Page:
Amendment 78 seeks to ensure that closure orders can be imposed only in circumstances where no other measure will prevent activity relating to the relevant child pornography or prostitution offences taking place. The fact that the order needs to be necessary should be sufficient safeguard to ensure that they are not used where other reasonably practicable steps could be taken by the police to prevent the use of premises or activities relating to specified prostitution or child pornography offences. There may be other measures that could be taken to prevent the use of the premises for such activities, but these may be within the power of the owner or the occupier rather than the police. Equally, measures that the police could take may not be reasonably practicable. For example, putting a police officer on the door of premises 24 hours a day may deter criminal activity but would clearly be very costly and could prevent the police dealing with other priorities in the area. However, we will make it clear in the guidance that police should consider what other steps they could take to prevent the premises being used before issuing a closure notice.
The purpose of Amendment 80 is to ensure that before authorising a closure order, a court must consider the effect that making such an order would have on the human rights of any person who owns or resides at the premises, or anyone likely to be affected by the order. We do not feel that that is necessary or appropriate. The police have to take reasonable steps to establish the identity of who resides in the premises, has control of or is responsible for the premises or has an interest in the premises. It is difficult to see how this would not involve them giving consideration to who could be affected by the order. A closure notice would have to be served on these people, who would have the opportunity to make representations to the court as to why the order should not be made. While we understand the desire to see safeguards in the Bill, it does not appear that this amendment provides a more structured approach to the requirement already imposed on the police and the courts as a public authority under Section 8 of the Human Rights Act 1998 to act in a way which is compatible with convention rights. Therefore, I hope that I can persuade the noble Baroness not to pursue that amendment.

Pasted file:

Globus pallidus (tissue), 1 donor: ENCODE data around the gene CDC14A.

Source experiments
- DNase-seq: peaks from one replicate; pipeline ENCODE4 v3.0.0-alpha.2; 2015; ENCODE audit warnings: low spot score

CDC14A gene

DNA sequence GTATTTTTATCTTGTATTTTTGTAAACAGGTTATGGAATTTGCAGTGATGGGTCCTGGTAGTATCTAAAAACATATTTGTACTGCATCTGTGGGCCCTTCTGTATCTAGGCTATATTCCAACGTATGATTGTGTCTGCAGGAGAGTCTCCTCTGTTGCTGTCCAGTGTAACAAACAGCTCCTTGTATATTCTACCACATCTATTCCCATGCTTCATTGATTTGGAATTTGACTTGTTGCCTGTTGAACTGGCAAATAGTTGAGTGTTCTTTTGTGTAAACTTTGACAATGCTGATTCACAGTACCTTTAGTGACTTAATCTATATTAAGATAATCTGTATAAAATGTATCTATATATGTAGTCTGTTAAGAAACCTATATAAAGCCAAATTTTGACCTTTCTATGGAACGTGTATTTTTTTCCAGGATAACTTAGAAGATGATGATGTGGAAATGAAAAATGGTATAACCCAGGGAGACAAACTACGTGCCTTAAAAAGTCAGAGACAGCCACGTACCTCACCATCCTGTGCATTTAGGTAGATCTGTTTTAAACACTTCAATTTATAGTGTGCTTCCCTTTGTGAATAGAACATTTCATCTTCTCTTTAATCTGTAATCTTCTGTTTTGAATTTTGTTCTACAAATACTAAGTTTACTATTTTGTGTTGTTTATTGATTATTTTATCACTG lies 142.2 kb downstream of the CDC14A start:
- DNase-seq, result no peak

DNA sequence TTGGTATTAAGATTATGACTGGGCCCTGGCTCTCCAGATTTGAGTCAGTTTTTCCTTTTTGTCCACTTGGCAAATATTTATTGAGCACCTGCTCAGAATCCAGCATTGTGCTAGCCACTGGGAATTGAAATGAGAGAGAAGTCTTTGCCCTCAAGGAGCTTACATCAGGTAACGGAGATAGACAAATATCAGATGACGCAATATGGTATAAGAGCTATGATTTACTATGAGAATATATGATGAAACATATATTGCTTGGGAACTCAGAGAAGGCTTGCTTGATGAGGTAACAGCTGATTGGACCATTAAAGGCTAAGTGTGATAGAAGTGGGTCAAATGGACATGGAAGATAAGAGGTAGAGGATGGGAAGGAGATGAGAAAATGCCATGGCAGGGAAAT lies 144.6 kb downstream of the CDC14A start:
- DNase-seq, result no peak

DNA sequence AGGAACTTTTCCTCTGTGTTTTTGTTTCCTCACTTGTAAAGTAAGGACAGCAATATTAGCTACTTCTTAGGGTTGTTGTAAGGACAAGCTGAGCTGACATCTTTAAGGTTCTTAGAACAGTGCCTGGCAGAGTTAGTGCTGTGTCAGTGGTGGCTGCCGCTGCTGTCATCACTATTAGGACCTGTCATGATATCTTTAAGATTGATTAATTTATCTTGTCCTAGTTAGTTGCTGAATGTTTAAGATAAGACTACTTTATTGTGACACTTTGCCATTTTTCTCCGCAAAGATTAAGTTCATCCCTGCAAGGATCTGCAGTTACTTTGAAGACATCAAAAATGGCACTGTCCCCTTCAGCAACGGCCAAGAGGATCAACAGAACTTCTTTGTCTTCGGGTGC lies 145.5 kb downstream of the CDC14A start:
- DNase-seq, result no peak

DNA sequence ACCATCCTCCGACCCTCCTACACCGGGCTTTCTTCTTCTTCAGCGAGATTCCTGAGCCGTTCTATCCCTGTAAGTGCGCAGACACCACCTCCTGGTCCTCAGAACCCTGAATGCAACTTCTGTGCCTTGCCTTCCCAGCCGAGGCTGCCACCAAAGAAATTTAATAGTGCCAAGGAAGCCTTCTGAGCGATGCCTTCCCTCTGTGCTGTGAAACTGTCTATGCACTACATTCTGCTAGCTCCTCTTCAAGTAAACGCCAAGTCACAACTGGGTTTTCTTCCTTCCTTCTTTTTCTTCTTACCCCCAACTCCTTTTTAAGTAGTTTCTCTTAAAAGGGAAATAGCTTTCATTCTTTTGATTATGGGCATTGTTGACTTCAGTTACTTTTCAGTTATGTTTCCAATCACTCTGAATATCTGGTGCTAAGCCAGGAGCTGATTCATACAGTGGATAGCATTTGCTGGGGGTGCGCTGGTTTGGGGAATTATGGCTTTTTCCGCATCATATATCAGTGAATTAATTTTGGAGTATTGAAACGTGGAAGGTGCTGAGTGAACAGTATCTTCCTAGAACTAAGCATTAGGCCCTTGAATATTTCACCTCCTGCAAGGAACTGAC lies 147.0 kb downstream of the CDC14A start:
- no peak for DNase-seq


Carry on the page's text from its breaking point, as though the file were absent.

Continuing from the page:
Amendment 82 would omit the proposed new Section 136Q of the Sexual Offences Act 2003. This section gives the Secretary of State order-making powers to extend the power to issue a closure notice to persons other than police officers. That has not been referred to, so although it was mentioned in what I might call the supergrouping, it may be something to which the noble Baroness wishes to return and perhaps I should not proceed.
I accept that invitation. As I have said, the power in proposed new Section 136Q gives the Secretary of State order-making powers to extend the power to issue closure notices to people other than police officers. Although we have no current intention of extending these powers beyond the police, it will be necessary to review the situation on the basis of operational experience once the orders have been implemented. If the Secretary of State should decide to exercise the power provided by new Section 136Q, Parliament will, of course, have the opportunity to scrutinise the order exercising the powers; as such, the order will be subject to the affirmative resolution procedure. Therefore, I hope, although I do not expect, that the noble Baroness will be reassured that any attempt to widen these powers will receive sufficient parliamentary scrutiny and will be content not to press her amendments.